Heineken NV won full control of the maker of Tiger beer in a S$7.9 billion ($6.4 billion) deal on Friday, ending a two-month battle aimed at strengthening the Dutch brewer’s position in fast-growing Asian beer markets, Reuters reported. Shareholders of Singapore conglomerate Fraser and Neave Ltd. backed the sale of their stake in Asia Pacific Breweries to the world’s third largest brewer. Their vote ended the battle between Heineken and companies linked to Thai billionaire Charoen Sirivadhanabhakdi for control of APB, which operates 30 breweries across 14 countries from Mongolia to New Zealand, Reuters wrote.
(Reuters) – Heineken NV won full control of the maker of Tiger beer in a S$7.9 billion ($6.4 billion) deal on Friday, ending a two-month battle aimed at strengthening the Dutch brewer’s position in fast-growing Asian beer markets.
Shareholders of Singapore conglomerate Fraser and Neave Ltd (F&N) backed the sale of their stake in Asia Pacific Breweries (APB) to the world’s third largest brewer.
Their vote ended the battle between Heineken and companies linked to Thai billionaire Charoen Sirivadhanabhakdi for control of APB, which operates 30 breweries across 14 countries from Mongolia to New Zealand.
The spotlight is now on a $7.2 billion bid by Charoen for the rest of F&N, through Thai Beverage PCL and TCC Assets Ltd. The Thais control 30.7 percent of F&N, which will remain a large player in property and soft drinks.
Heineken, which already owned nearly 56 percent of APB through an 81-year-old venture with F&N, had sought full control of the brewer to ward off the advances of Charoen, whose family’s companies became F&N and APB shareholders in July.
The Dutch brewer said the average financing costs for its purchase were expected to be less than 3 percent a year. It gave no details of possible cost savings and said the rationale for the deal was more the promise of revenue growth.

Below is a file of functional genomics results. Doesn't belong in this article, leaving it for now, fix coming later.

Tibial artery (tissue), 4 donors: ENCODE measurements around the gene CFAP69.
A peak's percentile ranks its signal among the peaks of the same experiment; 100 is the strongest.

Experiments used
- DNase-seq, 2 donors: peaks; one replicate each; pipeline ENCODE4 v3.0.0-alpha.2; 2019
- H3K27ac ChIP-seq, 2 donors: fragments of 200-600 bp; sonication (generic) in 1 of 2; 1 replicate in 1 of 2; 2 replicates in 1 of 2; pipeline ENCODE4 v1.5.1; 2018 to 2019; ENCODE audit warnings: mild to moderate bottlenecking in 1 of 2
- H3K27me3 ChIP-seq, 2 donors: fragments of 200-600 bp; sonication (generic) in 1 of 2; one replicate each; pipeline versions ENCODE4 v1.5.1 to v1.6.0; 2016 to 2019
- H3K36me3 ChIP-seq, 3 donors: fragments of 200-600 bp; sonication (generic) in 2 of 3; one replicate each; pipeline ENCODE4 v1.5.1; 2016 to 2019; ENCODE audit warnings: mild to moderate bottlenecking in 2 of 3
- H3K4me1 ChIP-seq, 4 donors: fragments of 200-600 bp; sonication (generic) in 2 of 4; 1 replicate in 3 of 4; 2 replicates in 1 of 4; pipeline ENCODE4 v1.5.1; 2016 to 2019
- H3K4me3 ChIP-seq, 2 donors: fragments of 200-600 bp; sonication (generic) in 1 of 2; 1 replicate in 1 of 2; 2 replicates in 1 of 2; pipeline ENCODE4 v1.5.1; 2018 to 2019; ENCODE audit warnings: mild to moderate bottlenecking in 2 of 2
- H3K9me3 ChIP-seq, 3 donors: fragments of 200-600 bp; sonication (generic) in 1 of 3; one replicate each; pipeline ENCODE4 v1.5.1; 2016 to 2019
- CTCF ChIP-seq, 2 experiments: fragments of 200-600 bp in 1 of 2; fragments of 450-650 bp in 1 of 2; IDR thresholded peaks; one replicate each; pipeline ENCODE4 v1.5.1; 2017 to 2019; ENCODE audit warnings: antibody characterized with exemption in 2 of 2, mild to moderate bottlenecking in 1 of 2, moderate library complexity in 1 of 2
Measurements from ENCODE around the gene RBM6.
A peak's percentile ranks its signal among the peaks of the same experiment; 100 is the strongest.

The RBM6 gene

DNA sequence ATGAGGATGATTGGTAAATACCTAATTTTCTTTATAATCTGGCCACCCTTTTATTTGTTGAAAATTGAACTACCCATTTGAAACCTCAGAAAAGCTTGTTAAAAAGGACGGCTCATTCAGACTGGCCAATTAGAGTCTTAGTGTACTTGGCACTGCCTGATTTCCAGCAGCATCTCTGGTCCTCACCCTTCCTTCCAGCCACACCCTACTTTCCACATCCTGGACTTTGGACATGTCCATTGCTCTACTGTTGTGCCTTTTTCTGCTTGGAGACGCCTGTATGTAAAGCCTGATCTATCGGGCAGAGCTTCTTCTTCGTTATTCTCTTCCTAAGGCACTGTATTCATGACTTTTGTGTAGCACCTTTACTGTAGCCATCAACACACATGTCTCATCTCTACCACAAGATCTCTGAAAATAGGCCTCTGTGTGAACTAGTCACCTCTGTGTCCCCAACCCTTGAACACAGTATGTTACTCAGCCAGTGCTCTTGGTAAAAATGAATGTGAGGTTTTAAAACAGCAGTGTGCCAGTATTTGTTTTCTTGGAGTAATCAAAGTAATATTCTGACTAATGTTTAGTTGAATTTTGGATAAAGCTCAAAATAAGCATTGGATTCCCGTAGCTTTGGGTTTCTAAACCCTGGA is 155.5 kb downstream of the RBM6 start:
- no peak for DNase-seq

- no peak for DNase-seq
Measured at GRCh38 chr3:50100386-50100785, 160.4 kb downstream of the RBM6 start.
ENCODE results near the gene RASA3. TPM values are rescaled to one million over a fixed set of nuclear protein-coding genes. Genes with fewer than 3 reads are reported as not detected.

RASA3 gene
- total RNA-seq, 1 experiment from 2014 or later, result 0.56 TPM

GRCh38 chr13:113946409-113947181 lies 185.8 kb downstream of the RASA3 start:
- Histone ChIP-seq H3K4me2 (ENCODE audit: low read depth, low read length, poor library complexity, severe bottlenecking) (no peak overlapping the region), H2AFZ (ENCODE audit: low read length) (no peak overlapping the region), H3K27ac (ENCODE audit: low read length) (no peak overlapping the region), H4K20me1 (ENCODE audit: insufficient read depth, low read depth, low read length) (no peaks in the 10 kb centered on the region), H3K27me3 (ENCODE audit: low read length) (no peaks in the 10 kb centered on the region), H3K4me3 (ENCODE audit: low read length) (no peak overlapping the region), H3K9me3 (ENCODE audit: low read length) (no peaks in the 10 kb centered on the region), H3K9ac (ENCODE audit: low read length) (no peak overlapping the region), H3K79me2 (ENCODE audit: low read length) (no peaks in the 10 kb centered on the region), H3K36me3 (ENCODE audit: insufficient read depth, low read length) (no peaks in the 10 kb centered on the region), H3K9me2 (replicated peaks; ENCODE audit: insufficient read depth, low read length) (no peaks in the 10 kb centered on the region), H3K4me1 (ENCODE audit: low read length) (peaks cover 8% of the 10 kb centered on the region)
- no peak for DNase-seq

Heineken Chief Executive Jean-Francois van Boxmeer said the deal would boost the company’s exposure to two of the fastest-growing regions for beer in the world – Southeast Asia and the Pacific Islands, and China.
Brewing research group Plato Logic forecast the Southeast Asia and Pacific Islands market would grow by an average 4.8 percent per year to 2020 – faster than Africa, Latin America and Eastern Europe.
Heineken will focus on higher margin premium brands such as Heineken, Tiger and Anchor, for which growth was forecast at 8 percent per year in Southeast Asia and 12 percent in China, and push Tiger into other markets, including Europe.
Heineken shares were up 1.2 percent at 1110 GMT, making them the second-strongest in the STOXX European food and beverage index.
THAI BATTLE CONTINUES FOR F&N
While the Thais gave their approval for the APB sale, they voted down a proposal by F&N’s board to pay out S$4 billion ($3.3 billion) to shareholders via a capital reduction.
The motion required 75 percent support but got only 54 percent. Excluding the Thai votes, 91 percent of shareholders voted in favour, according to an F&N spokeswoman.
“ThaiBev/TCC could use the capital to fund acquisitions to grow F&N’s business, or to make distributions which may be more amenable to ThaiBev/TCC,” Deutsche Bank analyst Gregory Lui said in a client note.
By keeping the S$4 billion within F&N, the Thais would also make it more expensive for a third party to launch a counterbid for the conglomerate, other analysts and bankers said.
The Thai group’s S$8.88 per share offer for the rest of F&N expires on Oct. 29. F&N shares were down 0.1 percent at that level after a trading halt was lifted.
Japan’s Kirin Holdings Co Ltd, F&N’s second-biggest shareholder, was considering options including a sale of its 15 percent stake, but was still holding out for a potential higher price, banking sources said.
The Japanese brewer said previously it was interested in F&N’s food and non-alcoholic drinks business.
In a meeting attended by more than 500 shareholders, activist Mano Sabnani described the Thai offer as “lacklustre”.
“My view is the breakup value of F&N is about S$10 and I think most analysts would agree with me,” Sabnani said to the applause by some shareholders at the meeting in an air-conditioned tent set up near F&N’s office.
F&N officials told shareholders, including two units of British insurer Prudential PLC, that the conglomerate would seek to expand its other businesses after the sale of APB.
F&N is the leader in the soft drinks markets in Singapore and Malaysia, with a 24.5 percent and 26.9 percent market share, respectively, according to Euromonitor. But F&N’s reach in the rest of the region is weak and its Asia-Pacific market share is only 0.3 percent.
F&N’s property portfolio, worth more than S$8 billion, has also attracted the interest of Blackstone Group LP and global property companies, sources have told Reuters, while the beverage business could appeal to potential suitors such as Coca-Cola Co. (By Eveline Danubrata and Philip Blenkinsop)